The second component to this is that we found that without adiabatic effects,
an initial temperature profile that decreases the temperature from the inner
to the outer boundary makes no sense. Rather, we expected a more or less
constant temperature with boundary layers at both ends. We could describe such
an initial temperature field, but since any initial temperature is mostly
arbitrary anyway, we opt to just assume a constant temperature in the middle
between the inner and outer temperature boundary values and let the simulation
find the exact shape of the boundary layers itself:
```{literalinclude} part4.part.prm
```
As before, we need to determine how many mesh refinement steps we want. In 3d,
it is simply not possible to have as much mesh refinement as in 2d, so we
choose the following values that lead to meshes that have, after an initial
transitory phase, between 1.5 and 2.2 million cells and 50--75 million
unknowns:
```{literalinclude} amr.part.prm
```
Second to last, we specify what we want ASPECT to do with the solutions it computes.
Here, we compute the same statistics as before, and we again generate
graphical output every million years. Computations of this size typically run
with 1000 MPI processes, and it is not efficient to let every one of
them write their own file to disk every time we generate graphical output;
rather, we group all of these into a single file to keep file systems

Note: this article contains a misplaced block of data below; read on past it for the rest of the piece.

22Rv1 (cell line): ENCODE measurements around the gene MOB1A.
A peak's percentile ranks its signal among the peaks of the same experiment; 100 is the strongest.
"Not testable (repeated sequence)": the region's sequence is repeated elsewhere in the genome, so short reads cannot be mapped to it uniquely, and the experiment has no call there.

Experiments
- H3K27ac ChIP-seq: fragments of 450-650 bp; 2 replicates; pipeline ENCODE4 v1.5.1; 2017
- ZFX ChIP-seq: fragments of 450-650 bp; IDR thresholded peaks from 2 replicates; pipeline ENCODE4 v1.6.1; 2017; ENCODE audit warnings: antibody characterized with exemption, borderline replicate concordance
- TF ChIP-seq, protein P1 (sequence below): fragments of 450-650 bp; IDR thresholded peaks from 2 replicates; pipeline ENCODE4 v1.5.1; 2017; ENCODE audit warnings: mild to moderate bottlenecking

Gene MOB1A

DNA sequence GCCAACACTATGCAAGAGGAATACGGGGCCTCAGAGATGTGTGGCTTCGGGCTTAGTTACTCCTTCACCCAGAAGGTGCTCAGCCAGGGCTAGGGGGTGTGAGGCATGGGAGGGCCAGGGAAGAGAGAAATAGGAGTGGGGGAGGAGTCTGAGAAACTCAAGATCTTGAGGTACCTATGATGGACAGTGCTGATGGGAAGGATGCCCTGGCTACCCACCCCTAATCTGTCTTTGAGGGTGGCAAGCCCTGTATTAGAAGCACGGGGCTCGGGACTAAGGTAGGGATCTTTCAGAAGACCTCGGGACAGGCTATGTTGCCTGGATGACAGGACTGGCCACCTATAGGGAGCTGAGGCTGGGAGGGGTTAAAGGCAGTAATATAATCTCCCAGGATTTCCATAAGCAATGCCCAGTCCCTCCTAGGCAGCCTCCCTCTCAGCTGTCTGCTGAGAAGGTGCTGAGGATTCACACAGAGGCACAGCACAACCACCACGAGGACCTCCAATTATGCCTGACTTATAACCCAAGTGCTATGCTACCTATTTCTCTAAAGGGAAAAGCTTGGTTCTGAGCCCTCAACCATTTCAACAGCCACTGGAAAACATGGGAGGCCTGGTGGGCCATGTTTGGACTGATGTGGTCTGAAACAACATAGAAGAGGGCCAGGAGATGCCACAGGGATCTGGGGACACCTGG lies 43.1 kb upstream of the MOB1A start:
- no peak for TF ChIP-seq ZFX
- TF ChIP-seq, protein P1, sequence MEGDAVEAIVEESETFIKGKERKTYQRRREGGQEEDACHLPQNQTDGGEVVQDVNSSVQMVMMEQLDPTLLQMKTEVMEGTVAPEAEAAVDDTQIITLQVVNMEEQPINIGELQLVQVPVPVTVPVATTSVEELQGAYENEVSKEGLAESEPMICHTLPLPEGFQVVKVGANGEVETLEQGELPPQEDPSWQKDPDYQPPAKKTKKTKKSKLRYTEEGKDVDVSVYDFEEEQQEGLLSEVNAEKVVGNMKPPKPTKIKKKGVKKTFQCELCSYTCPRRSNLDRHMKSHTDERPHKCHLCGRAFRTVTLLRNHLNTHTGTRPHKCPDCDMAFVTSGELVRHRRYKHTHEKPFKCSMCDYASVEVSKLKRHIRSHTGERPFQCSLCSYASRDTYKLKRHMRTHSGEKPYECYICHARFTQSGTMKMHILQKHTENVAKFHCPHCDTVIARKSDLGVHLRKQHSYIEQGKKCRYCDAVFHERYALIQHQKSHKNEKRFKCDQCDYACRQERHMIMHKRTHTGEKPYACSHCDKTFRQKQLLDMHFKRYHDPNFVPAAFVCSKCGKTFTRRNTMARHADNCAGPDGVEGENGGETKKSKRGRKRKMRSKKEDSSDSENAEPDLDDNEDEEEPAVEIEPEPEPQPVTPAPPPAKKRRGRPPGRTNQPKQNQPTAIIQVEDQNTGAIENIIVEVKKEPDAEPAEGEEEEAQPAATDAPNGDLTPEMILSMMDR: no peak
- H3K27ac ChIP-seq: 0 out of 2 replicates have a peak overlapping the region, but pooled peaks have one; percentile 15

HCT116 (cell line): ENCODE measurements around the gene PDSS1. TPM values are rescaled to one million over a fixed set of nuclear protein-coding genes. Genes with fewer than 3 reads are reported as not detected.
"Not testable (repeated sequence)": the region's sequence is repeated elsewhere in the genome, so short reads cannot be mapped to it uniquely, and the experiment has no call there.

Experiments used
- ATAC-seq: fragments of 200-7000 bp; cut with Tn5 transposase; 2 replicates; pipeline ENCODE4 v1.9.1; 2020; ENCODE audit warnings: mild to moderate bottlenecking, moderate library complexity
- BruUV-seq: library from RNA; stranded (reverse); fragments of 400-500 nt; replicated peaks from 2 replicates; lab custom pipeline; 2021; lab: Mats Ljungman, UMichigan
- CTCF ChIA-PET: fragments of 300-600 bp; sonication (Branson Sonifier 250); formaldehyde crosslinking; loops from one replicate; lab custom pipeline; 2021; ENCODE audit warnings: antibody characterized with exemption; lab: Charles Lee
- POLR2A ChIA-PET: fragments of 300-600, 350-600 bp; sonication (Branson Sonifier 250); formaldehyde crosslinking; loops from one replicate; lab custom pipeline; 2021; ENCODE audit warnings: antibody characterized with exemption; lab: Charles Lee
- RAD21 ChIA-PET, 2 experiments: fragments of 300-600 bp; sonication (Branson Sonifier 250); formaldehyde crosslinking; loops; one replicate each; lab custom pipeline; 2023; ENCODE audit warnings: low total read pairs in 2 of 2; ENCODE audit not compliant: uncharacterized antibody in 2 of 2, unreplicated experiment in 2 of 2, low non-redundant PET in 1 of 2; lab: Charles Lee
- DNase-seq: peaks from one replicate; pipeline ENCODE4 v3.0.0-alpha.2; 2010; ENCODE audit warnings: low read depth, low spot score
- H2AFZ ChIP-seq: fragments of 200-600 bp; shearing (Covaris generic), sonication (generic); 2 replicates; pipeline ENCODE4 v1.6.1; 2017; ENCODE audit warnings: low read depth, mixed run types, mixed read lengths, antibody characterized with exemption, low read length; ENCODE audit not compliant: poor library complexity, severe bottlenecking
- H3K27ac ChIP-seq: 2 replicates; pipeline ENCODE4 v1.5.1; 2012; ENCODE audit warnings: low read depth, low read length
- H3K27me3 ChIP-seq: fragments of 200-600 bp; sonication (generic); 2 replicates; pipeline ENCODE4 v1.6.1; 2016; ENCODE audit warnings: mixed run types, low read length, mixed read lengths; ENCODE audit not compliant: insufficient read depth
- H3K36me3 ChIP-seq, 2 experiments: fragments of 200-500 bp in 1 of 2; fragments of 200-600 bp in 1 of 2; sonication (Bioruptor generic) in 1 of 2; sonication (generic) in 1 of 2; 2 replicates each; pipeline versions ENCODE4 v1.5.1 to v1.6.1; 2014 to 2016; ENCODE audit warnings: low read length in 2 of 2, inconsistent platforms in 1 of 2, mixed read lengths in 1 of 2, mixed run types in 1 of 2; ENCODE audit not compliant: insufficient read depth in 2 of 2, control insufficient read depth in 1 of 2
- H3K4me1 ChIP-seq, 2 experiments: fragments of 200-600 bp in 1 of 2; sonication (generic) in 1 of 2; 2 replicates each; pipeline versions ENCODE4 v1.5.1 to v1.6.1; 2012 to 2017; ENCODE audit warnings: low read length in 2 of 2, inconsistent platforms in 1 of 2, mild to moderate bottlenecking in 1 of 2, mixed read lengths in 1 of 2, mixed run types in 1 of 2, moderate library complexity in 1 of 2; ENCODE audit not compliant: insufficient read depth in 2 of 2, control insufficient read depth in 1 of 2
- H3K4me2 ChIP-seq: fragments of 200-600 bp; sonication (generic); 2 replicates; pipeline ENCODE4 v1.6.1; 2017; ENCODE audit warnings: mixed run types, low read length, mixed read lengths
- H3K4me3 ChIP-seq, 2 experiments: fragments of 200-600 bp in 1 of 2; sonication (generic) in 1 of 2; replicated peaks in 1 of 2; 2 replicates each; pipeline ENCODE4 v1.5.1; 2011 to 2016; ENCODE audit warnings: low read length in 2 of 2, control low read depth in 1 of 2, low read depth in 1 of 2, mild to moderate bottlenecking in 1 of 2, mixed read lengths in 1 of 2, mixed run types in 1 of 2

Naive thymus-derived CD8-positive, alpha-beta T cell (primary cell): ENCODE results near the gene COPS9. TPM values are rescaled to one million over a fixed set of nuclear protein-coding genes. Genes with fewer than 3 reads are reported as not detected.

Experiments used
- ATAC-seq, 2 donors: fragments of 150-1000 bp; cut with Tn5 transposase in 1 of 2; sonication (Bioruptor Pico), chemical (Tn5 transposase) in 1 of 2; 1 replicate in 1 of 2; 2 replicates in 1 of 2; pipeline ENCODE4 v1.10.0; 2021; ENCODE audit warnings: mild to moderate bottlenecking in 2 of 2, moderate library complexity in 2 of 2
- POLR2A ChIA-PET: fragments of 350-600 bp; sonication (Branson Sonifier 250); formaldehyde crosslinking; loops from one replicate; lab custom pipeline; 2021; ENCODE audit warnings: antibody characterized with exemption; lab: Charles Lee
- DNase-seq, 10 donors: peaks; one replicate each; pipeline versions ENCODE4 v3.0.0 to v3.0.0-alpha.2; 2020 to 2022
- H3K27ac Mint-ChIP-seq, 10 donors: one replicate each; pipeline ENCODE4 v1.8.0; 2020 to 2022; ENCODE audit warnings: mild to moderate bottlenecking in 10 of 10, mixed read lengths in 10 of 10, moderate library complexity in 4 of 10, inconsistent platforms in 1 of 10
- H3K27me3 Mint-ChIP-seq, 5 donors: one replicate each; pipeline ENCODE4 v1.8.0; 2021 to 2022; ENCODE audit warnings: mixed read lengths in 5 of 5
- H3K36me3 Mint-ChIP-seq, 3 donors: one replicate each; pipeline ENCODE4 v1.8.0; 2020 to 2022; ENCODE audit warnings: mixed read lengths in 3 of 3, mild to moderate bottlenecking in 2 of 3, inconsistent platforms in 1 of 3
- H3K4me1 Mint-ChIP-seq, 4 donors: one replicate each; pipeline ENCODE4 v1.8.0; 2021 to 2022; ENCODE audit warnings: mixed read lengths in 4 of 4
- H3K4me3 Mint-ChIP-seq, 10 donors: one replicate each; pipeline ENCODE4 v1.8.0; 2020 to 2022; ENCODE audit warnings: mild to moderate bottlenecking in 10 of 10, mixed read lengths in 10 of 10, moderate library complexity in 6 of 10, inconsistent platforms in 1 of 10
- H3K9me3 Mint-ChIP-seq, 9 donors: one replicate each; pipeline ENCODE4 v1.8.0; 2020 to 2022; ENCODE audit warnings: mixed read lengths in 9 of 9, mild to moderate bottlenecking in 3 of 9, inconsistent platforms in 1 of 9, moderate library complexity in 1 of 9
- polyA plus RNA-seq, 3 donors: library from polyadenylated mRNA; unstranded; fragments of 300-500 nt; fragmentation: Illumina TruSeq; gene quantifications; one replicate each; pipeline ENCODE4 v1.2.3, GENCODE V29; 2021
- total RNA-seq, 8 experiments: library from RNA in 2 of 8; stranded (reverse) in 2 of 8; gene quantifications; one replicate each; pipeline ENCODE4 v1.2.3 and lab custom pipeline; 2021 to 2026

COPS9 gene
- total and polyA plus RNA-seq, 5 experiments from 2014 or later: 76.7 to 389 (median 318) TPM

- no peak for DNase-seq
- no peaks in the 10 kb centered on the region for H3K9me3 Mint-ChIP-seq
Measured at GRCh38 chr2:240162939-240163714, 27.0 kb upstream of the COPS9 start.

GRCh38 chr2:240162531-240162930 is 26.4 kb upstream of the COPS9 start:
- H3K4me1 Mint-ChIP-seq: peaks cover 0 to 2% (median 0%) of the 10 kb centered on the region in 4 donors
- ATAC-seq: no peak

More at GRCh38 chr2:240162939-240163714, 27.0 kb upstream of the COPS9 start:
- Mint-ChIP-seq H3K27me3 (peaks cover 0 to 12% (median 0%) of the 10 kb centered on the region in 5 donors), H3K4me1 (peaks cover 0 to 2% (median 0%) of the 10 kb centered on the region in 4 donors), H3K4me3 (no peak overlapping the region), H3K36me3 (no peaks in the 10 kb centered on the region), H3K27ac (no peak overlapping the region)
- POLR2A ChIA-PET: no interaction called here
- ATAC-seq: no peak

reasonably happy. Likewise, to accommodate the large amount of data, we output
depth averaged fields in VTU format since it is easier to visualize:
```{literalinclude} postprocess.part.prm
```
Finally, we realize that when we run very large parallel computations, nodes
go down or the scheduler aborts programs because they ran out of time. With
computations this big, we cannot afford to just lose the results, so we
checkpoint the computations every 50 time steps and can then resume it at the
last saved state if necessary (see
Section {ref}`sec:checkpoint-restart`):
```{literalinclude} checkpoint.part.prm
```
## Evaluation.
Just as in the 2d case above, there are still many things that are wrong from
a physical perspective in this setup, notably the no-slip boundary conditions
at the bottom and of course the simplistic material model with its fixed
viscosity and its neglect for adiabatic heating and compressibility. But there
are also a number of things that are already order of magnitude correct here.
For example, if we look at the heat flux this model produces, we find that the
convection here produces approximately the correct number. Wikipedia's
article on [Earth's internal heat budget](http://en.wikipedia.org/wiki/Earth's_internal_heat_budget)[^footnote1] states that the overall